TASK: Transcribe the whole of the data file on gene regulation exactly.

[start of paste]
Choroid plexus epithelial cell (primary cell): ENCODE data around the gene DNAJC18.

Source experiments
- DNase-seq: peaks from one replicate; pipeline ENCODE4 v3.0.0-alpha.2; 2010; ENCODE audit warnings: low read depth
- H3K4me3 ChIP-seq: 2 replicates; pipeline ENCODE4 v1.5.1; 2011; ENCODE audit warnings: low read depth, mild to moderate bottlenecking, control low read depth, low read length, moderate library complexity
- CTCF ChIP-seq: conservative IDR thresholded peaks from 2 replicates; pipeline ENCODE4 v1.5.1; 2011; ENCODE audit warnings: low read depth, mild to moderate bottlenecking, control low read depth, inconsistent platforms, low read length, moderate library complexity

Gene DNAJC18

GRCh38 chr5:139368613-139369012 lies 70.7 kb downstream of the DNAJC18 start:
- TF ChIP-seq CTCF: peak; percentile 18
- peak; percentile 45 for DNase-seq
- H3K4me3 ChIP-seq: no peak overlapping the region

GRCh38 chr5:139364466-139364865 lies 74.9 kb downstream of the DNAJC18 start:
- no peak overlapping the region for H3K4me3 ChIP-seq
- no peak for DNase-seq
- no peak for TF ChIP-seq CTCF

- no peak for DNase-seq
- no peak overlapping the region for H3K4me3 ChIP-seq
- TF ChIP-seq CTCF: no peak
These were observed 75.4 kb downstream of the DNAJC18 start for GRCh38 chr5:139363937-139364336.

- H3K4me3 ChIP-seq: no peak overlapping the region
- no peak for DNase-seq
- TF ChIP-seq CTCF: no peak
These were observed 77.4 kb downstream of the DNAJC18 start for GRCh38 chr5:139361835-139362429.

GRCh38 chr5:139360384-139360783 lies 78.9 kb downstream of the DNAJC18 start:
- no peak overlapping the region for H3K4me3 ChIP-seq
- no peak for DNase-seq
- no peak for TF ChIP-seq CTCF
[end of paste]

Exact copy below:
Choroid plexus epithelial cell (primary cell): ENCODE data around the gene DNAJC18.

Source experiments
- DNase-seq: peaks from one replicate; pipeline ENCODE4 v3.0.0-alpha.2; 2010; ENCODE audit warnings: low read depth
- H3K4me3 ChIP-seq: 2 replicates; pipeline ENCODE4 v1.5.1; 2011; ENCODE audit warnings: low read depth, mild to moderate bottlenecking, control low read depth, low read length, moderate library complexity
- CTCF ChIP-seq: conservative IDR thresholded peaks from 2 replicates; pipeline ENCODE4 v1.5.1; 2011; ENCODE audit warnings: low read depth, mild to moderate bottlenecking, control low read depth, inconsistent platforms, low read length, moderate library complexity

Gene DNAJC18

GRCh38 chr5:139368613-139369012 lies 70.7 kb downstream of the DNAJC18 start:
- TF ChIP-seq CTCF: peak; percentile 18
- peak; percentile 45 for DNase-seq
- H3K4me3 ChIP-seq: no peak overlapping the region

GRCh38 chr5:139364466-139364865 lies 74.9 kb downstream of the DNAJC18 start:
- no peak overlapping the region for H3K4me3 ChIP-seq
- no peak for DNase-seq
- no peak for TF ChIP-seq CTCF

- no peak for DNase-seq
- no peak overlapping the region for H3K4me3 ChIP-seq
- TF ChIP-seq CTCF: no peak
These were observed 75.4 kb downstream of the DNAJC18 start for GRCh38 chr5:139363937-139364336.

- H3K4me3 ChIP-seq: no peak overlapping the region
- no peak for DNase-seq
- TF ChIP-seq CTCF: no peak
These were observed 77.4 kb downstream of the DNAJC18 start for GRCh38 chr5:139361835-139362429.

GRCh38 chr5:139360384-139360783 lies 78.9 kb downstream of the DNAJC18 start:
- no peak overlapping the region for H3K4me3 ChIP-seq
- no peak for DNase-seq
- no peak for TF ChIP-seq CTCF